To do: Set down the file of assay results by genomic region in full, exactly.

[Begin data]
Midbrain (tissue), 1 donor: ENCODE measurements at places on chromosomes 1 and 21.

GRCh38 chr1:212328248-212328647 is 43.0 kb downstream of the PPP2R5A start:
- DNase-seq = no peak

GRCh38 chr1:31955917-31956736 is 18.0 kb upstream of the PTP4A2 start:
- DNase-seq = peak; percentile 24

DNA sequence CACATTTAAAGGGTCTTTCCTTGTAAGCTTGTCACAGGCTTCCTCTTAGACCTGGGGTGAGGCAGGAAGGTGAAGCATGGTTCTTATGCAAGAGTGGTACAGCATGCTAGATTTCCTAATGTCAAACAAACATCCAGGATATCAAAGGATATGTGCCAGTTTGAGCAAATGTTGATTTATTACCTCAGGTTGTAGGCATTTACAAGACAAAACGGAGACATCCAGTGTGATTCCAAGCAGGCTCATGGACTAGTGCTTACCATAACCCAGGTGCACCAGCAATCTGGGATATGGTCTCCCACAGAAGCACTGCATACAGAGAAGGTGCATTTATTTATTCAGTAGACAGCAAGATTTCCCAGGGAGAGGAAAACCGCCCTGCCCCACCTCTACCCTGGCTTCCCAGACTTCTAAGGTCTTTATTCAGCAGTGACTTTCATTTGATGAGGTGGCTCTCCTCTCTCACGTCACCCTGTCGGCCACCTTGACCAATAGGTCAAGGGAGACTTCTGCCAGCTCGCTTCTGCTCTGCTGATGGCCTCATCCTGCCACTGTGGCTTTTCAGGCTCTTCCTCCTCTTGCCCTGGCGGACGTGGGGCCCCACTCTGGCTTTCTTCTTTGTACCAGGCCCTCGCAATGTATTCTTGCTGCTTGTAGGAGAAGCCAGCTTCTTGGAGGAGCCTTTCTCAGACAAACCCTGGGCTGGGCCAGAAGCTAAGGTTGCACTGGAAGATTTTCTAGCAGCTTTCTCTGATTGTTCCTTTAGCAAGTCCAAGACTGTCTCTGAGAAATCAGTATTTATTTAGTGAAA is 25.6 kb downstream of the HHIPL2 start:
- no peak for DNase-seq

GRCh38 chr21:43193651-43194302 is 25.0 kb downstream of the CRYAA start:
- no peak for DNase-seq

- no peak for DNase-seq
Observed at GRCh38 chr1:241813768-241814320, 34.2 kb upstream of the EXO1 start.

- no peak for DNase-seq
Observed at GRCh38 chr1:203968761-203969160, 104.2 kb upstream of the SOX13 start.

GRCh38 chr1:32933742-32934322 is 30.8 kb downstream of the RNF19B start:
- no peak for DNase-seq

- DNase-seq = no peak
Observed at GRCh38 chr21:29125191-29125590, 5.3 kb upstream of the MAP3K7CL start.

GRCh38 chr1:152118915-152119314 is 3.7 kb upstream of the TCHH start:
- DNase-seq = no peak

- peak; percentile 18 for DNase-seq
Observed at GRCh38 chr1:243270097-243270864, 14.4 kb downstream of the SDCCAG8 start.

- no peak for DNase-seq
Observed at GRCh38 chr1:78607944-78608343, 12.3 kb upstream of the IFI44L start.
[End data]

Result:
Midbrain (tissue), 1 donor: ENCODE measurements at places on chromosomes 1 and 21.

GRCh38 chr1:212328248-212328647 is 43.0 kb downstream of the PPP2R5A start:
- DNase-seq = no peak

GRCh38 chr1:31955917-31956736 is 18.0 kb upstream of the PTP4A2 start:
- DNase-seq = peak; percentile 24

DNA sequence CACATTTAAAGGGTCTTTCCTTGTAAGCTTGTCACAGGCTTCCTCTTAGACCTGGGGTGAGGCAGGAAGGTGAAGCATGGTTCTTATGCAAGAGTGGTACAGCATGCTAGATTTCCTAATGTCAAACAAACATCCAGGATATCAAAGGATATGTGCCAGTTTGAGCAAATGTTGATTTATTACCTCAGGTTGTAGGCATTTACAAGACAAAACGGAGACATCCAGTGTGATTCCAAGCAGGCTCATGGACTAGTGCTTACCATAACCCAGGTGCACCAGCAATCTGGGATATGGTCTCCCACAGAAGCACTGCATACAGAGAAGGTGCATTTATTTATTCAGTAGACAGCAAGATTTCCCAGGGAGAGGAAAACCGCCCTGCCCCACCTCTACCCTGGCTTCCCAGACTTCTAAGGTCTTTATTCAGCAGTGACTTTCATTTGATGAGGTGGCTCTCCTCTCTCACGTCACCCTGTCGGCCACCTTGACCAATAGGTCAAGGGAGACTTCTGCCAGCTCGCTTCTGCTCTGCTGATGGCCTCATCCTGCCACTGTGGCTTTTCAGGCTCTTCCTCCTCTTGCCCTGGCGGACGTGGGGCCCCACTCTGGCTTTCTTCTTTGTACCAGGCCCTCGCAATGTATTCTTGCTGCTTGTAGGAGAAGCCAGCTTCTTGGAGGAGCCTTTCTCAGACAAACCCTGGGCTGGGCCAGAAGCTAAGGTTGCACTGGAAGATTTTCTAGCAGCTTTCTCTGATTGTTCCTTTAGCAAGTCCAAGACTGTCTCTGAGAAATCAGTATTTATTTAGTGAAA is 25.6 kb downstream of the HHIPL2 start:
- no peak for DNase-seq

GRCh38 chr21:43193651-43194302 is 25.0 kb downstream of the CRYAA start:
- no peak for DNase-seq

- no peak for DNase-seq
Observed at GRCh38 chr1:241813768-241814320, 34.2 kb upstream of the EXO1 start.

- no peak for DNase-seq
Observed at GRCh38 chr1:203968761-203969160, 104.2 kb upstream of the SOX13 start.

GRCh38 chr1:32933742-32934322 is 30.8 kb downstream of the RNF19B start:
- no peak for DNase-seq

- DNase-seq = no peak
Observed at GRCh38 chr21:29125191-29125590, 5.3 kb upstream of the MAP3K7CL start.

GRCh38 chr1:152118915-152119314 is 3.7 kb upstream of the TCHH start:
- DNase-seq = no peak

- peak; percentile 18 for DNase-seq
Observed at GRCh38 chr1:243270097-243270864, 14.4 kb downstream of the SDCCAG8 start.

- no peak for DNase-seq
Observed at GRCh38 chr1:78607944-78608343, 12.3 kb upstream of the IFI44L start.